FTC Testifies On Privacy, Competition At Senate Commerce Hearing

BY Heather Greenfield
May 10, 2012

Privacy as a competition issue was a focus at the Senate Commerce Committee’s hearing on online privacy Thursday.

Federal Trade Commission Chairman Jon Leibowitz said having privacy rules could help provide a level playing field between companies that have privacy policies and those who don’t.

Commissioner Maureen Ohlhausen said, however, said something to be cautious of is enacting privacy rules in a way that favors incumbent companies, which already have lots of data, compared to companies just starting up.

She told senators, “new restrictions may also have an effect on competition by favoring entrenched entities that already have consumer information over new entrants who need to obtain such information, or encouraging industry consolidation for purposes of sharing data.  As a competition agency, the FTC should be sensitive to these concerns as well.

Ohlhausen said she wanted to see what voluntary privacy measures companies are taking ahead of new regulations.

In a response to a question, Chairman Leibowitz also told senators that he is seeing  more companies using their privacy policies as a means of attracting users and competing against similar online services.

CCIA President & CEO Ed Black has said that privacy used as a competition point is a good thing because it allows Internet users choice when it comes to the often competing goals of privacy versus the abundance of free content and services.

Related Articles

CCIA Response To States’ and FTC Action Regarding Facebook

Dec 9, 2020

The following can be attributed to Computer & Communications Industry Association President Matt Schruers: “CCIA strongly supports antitrust enforcement when consumers are harmed. However, the remedy needs to be tailored to the evidence, and not based on an artificially narrow definition of the market. Unwinding Facebook’s acquisitions of Instagram in 2012 and WhatsApp in 2014…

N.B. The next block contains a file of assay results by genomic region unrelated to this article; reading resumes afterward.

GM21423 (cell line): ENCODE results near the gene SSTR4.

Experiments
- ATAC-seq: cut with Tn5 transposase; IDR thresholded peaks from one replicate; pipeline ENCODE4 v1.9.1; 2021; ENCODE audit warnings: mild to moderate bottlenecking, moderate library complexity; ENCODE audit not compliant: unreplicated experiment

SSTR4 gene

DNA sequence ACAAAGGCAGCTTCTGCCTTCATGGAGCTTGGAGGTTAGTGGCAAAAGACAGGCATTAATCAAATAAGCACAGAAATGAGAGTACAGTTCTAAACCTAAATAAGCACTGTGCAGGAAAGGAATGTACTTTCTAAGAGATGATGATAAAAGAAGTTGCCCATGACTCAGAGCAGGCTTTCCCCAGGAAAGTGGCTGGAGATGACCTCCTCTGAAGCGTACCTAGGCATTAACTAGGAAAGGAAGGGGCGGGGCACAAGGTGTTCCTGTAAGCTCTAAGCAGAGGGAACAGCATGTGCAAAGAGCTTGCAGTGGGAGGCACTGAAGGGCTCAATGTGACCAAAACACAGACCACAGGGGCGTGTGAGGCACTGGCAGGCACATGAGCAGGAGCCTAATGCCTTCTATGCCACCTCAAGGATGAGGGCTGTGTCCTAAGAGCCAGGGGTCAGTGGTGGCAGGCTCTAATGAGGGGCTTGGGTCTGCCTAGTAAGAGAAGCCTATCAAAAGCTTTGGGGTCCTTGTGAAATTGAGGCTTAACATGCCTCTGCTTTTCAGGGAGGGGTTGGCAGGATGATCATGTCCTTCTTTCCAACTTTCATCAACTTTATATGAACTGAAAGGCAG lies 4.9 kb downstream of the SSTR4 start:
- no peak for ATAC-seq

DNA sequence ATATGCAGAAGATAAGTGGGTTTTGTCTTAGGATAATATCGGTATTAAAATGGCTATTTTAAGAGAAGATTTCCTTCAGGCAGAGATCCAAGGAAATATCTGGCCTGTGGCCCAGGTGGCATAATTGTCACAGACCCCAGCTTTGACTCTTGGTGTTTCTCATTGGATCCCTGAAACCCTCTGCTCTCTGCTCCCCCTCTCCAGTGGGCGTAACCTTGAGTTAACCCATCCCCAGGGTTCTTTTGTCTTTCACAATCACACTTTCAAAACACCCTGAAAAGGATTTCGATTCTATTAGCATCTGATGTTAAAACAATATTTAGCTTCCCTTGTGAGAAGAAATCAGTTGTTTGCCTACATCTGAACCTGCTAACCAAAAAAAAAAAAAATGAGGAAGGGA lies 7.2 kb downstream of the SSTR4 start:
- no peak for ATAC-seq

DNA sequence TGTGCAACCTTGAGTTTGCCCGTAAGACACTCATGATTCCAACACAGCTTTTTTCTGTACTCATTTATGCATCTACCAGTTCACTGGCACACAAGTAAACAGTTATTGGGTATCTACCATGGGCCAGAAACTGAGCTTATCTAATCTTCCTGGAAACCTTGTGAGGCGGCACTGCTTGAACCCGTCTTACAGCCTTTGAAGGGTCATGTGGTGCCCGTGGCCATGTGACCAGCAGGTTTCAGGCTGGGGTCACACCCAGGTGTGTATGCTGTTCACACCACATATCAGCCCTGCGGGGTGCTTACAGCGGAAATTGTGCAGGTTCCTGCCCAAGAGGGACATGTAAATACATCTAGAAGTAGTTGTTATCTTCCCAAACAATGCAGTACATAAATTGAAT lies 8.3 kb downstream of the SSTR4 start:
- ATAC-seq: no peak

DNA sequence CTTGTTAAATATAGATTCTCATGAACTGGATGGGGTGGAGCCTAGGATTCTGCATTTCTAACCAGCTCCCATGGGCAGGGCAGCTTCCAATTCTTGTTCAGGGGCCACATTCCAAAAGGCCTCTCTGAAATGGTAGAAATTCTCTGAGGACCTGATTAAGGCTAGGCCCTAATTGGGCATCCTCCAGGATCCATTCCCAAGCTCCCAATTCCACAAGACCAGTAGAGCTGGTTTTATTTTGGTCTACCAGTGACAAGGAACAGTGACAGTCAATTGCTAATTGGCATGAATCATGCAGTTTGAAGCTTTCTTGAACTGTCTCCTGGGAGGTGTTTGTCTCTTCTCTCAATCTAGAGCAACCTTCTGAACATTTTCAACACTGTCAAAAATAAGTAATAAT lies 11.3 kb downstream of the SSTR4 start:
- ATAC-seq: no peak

CCIA, 20 Companies, Groups Ask FTC To Pursue Rehearing Of Qualcomm Antitrust Case

Aug 24, 2020

Washington — The Computer & Communications Industry Association joined 20 other companies and associations in a letter encouraging the Federal Trade Commissioners to seek en banc rehearing of its case against Qualcomm. The FTC rightly asserted in its case that Qualcomm’s licensing practices were anticompetitive, hurt rivals and enhanced their monopoly. The trial court judge…

CCIA Expresses Concern Over New Senate Bill To Weaken Encryption

Jun 24, 2020

Washington — A bill to give law enforcement more access to personal data with fewer legal protections for citizens has been introduced in the Senate Tuesday. Senators Lindsey Graham, R-SC, and Tom Cotton, R-Ark., and Marsha Blackburn, R-Tenn., have announced the  “Lawful Access to Encrypted Data Act.” The bill would compel device manufacturers and providers…